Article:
This appetite for CPU power means that they tend to need a dedicated server. However, some testing tools are set up as a SaaS package, with much of the grunt work taking place remotely. This can be a lightweight solution for smaller businesses but means that operators lose a degree of control over the process (and there may be data security risks associated with using the Cloud). So, you’ll need to balance up costs and benefits of the various hosting options.
As we noted earlier, good test management tools need to turn test metrics into usable outputs, which is where solid report generation features come in handy. In some cases, companies may want to integrate testing tools with their network analysis and support software, but this isn’t always practical.
Instead, many of the best test management apps are built around open APIs which provide users with maximum freedom to build their own reporting systems. This isn’t going to be of much use to smaller companies with limited tech resources, but if you have the expertise, opting for customizable testing packages is a good idea.
In any case, make sure that the tools you choose have clear, flexible reporting systems, as, without them, you’ll be overwhelmed by data and have very few ways of turning it into actions.
Nowadays, many organizations depend on mobile devices and remote operations, instead of keeping everything close to a central location. The rapid expansion of remote points of sale, the use of tablets, and the availability of high-speed Wi-Fi for remote working has challenged testing software to keep up.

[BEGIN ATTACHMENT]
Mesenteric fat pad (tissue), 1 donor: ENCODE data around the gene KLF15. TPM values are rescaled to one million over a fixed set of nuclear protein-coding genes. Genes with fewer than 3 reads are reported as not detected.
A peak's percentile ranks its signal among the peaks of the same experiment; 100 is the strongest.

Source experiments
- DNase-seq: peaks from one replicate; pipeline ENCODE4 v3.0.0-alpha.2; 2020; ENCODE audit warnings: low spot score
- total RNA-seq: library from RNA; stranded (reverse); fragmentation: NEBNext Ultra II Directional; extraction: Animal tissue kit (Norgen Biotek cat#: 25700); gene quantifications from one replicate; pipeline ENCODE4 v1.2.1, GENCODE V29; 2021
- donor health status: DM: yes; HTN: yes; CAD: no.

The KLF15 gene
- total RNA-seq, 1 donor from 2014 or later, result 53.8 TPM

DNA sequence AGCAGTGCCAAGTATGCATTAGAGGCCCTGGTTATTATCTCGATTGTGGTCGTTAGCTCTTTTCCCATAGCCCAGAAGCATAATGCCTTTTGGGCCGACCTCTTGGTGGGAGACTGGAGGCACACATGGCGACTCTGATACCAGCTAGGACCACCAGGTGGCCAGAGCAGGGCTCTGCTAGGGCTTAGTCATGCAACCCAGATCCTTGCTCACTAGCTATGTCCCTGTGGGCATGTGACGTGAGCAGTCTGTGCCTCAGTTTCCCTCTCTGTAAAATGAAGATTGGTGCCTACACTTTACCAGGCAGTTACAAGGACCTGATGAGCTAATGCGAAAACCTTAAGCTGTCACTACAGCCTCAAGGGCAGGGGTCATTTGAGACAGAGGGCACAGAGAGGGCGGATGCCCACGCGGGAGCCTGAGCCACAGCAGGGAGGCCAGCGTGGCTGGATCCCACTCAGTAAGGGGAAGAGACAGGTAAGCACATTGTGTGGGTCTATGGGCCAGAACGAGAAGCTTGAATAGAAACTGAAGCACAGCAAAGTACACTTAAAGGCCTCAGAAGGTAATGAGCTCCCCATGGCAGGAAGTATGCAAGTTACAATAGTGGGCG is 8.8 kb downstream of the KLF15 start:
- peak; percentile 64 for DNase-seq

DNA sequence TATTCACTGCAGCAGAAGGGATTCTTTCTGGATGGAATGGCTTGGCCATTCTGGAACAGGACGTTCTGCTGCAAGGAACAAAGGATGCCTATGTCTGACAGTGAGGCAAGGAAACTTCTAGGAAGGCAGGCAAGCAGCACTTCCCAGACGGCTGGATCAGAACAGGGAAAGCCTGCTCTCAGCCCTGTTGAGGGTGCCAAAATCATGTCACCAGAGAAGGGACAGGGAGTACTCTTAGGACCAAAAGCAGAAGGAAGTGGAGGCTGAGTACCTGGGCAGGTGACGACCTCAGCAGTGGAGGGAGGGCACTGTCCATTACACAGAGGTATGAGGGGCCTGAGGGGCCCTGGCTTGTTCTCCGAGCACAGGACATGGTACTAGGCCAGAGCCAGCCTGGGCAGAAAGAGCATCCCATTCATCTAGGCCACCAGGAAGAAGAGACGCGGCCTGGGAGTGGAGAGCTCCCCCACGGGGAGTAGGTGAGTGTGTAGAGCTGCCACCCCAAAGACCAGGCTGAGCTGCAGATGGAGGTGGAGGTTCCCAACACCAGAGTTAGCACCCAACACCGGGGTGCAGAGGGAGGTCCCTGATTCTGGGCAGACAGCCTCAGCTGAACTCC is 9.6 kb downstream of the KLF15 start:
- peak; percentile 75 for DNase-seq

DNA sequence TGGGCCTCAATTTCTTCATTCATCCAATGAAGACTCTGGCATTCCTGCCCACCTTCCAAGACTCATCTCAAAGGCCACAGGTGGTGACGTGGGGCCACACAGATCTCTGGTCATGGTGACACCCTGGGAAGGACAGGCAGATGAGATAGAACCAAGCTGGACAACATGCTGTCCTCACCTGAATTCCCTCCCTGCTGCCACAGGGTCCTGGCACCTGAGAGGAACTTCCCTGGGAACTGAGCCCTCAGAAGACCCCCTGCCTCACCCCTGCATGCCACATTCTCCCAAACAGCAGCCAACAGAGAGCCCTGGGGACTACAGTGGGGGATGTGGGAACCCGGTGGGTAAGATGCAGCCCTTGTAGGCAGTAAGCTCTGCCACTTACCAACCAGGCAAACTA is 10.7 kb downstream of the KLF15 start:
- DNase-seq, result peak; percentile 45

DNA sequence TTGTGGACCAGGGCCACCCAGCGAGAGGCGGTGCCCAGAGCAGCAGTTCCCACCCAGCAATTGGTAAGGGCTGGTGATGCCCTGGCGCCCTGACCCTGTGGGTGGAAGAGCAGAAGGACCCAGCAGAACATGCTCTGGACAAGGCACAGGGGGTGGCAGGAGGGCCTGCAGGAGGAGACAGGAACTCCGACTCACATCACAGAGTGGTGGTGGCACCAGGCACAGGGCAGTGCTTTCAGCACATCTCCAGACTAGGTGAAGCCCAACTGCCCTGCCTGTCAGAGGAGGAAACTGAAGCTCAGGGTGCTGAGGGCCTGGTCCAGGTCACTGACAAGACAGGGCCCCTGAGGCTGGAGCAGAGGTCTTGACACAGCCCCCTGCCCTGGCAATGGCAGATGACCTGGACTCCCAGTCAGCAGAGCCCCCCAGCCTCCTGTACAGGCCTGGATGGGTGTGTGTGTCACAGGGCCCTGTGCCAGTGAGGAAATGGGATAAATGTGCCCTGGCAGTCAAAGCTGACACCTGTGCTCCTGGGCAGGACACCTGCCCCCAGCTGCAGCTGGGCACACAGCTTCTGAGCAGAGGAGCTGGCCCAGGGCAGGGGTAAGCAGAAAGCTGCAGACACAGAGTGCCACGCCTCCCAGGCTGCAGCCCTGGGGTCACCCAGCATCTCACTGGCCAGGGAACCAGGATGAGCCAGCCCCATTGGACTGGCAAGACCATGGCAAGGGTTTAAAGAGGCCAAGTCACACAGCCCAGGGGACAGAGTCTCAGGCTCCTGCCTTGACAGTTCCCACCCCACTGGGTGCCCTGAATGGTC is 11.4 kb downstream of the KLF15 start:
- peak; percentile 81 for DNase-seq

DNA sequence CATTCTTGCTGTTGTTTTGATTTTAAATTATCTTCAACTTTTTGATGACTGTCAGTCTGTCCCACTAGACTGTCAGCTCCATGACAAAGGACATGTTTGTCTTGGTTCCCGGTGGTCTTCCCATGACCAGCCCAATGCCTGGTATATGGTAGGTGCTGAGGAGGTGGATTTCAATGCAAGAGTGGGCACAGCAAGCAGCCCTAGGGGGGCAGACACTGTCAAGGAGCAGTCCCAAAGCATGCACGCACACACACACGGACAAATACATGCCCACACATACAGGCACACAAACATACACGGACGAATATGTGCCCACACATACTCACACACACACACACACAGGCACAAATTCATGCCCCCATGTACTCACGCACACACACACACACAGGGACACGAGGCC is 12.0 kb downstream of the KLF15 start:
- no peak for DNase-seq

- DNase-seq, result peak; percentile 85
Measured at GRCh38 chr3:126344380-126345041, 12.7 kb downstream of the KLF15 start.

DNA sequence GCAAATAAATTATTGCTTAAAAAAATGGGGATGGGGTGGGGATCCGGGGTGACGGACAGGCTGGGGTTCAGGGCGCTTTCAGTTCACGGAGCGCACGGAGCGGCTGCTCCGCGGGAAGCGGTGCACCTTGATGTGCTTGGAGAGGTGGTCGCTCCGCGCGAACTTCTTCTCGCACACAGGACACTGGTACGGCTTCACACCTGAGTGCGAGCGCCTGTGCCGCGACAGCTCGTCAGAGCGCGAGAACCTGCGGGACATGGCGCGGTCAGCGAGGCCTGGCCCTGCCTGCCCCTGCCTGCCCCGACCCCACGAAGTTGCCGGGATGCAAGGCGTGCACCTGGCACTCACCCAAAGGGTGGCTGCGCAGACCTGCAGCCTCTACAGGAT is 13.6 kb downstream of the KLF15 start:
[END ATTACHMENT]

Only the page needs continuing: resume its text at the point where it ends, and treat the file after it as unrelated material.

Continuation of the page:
Not all developers have done so, which means that you’ll need to check that your package of choice can test Android, iOS, Blackberry, and any other mobile tools that are part of your perimeter.
Flexible Detail Levels
When building test plans, operators should have the ability to set a level of resolution which meets their needs. But all good testing tools have default settings that provide a fine level of granularity – enabling users to pinpoint any flaws in minute detail.
When you carry out tests, you need to know exactly where problems arose. You need knowledge about why payment systems broke down, why websites failed to load, and why data was compromised. The best testing software will zoom in on every potential danger point and make it clear precisely what led to the issue.
Bundling and Scheduling
Testing procedures can be organized into bundles to assist staff with their workloads and to ensure that all related tests are linked together. So, you may want to combine cybersecurity testing for a specific sale channel, or divide tests geographically.
Good test management systems allow IT staff to apportion tasks however they wish, and to create discrete bundles that remain connected to the overall testing matrix. Ideally, you should be able to analyze outputs at individual test, bundle, and enterprise or project-wide scales, so check for these abilities before deciding.
Finally, good test management systems provide ways to reduce the amount of work required. Recent innovations in testing software have led to breakthroughs in test automation, drastically cutting back the amount of work needed to set up plans, run tests, and analyze the results.
Taken together, these factors will help you select test management tools that secure your threat perimeter and help to streamline your business operations. So don’t fall for the first package you see or even the highest-rated applications around. Each network is different, and every situation demands certain features to get the best results.